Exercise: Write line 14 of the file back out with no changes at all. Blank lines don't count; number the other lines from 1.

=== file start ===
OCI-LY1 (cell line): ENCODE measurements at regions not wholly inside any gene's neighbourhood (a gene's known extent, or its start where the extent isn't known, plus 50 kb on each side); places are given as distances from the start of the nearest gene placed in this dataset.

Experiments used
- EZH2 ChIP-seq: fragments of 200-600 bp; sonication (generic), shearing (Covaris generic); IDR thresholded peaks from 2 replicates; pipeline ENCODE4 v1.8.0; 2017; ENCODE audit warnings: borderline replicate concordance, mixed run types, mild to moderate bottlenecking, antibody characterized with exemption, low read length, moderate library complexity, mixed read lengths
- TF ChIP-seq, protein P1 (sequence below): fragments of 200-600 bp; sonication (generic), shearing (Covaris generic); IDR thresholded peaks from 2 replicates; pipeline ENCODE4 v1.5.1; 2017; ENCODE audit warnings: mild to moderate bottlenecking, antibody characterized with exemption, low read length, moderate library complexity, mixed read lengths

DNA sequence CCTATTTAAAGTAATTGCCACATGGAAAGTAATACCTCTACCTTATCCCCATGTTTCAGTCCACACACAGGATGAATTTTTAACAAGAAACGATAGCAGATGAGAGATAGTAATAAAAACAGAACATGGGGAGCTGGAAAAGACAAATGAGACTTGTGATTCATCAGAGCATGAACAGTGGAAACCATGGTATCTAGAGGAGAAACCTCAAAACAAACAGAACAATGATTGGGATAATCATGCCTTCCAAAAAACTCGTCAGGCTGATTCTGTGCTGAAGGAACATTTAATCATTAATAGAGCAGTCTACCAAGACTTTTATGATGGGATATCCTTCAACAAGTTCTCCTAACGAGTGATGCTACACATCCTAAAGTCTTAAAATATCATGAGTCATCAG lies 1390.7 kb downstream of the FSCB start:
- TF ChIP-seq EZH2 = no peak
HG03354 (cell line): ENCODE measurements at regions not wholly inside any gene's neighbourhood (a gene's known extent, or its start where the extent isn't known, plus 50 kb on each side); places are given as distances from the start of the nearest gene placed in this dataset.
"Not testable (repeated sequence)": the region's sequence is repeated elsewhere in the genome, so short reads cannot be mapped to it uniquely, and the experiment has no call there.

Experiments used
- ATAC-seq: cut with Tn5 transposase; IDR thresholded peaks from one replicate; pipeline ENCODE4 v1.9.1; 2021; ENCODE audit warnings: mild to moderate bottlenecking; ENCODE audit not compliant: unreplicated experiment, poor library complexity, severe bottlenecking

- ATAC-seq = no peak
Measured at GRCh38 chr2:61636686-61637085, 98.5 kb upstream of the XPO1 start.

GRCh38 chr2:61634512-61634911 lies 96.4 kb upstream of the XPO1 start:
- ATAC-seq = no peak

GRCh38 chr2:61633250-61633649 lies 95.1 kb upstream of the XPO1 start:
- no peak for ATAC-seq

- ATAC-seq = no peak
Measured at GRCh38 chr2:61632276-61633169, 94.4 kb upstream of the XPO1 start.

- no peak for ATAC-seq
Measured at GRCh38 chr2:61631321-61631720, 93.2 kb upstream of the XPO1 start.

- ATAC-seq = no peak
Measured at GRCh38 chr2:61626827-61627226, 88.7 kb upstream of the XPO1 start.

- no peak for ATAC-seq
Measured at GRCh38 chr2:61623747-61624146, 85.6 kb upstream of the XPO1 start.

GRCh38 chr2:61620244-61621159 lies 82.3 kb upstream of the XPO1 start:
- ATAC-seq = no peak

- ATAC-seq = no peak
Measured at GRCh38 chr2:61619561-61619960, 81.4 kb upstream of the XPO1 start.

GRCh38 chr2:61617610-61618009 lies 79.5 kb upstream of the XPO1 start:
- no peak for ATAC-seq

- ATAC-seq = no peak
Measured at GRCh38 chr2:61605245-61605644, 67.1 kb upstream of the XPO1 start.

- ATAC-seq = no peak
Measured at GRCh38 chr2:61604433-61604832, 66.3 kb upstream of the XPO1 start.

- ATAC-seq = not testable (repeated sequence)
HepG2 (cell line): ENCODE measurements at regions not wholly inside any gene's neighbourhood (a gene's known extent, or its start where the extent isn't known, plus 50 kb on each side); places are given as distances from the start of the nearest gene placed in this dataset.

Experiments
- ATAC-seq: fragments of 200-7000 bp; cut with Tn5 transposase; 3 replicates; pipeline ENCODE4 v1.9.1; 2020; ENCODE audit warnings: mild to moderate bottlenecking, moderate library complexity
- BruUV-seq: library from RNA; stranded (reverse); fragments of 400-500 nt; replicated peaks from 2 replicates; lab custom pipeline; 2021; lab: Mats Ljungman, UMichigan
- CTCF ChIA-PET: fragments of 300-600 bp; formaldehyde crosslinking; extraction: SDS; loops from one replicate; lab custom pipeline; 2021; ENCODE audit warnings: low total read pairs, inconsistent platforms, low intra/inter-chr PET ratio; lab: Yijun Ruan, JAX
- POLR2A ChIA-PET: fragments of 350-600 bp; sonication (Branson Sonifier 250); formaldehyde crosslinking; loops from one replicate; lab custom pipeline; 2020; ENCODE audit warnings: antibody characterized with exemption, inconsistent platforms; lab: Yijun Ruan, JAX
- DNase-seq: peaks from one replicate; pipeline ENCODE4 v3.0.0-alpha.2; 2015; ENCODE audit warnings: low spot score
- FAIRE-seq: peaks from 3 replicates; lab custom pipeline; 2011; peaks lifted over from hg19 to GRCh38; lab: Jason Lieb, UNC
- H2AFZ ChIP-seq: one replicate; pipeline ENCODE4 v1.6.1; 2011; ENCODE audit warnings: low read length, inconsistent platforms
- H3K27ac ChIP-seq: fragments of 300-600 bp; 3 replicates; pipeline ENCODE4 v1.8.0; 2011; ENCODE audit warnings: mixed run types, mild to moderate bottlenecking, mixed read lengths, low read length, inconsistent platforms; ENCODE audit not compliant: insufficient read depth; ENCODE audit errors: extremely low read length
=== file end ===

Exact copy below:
- ATAC-seq = no peak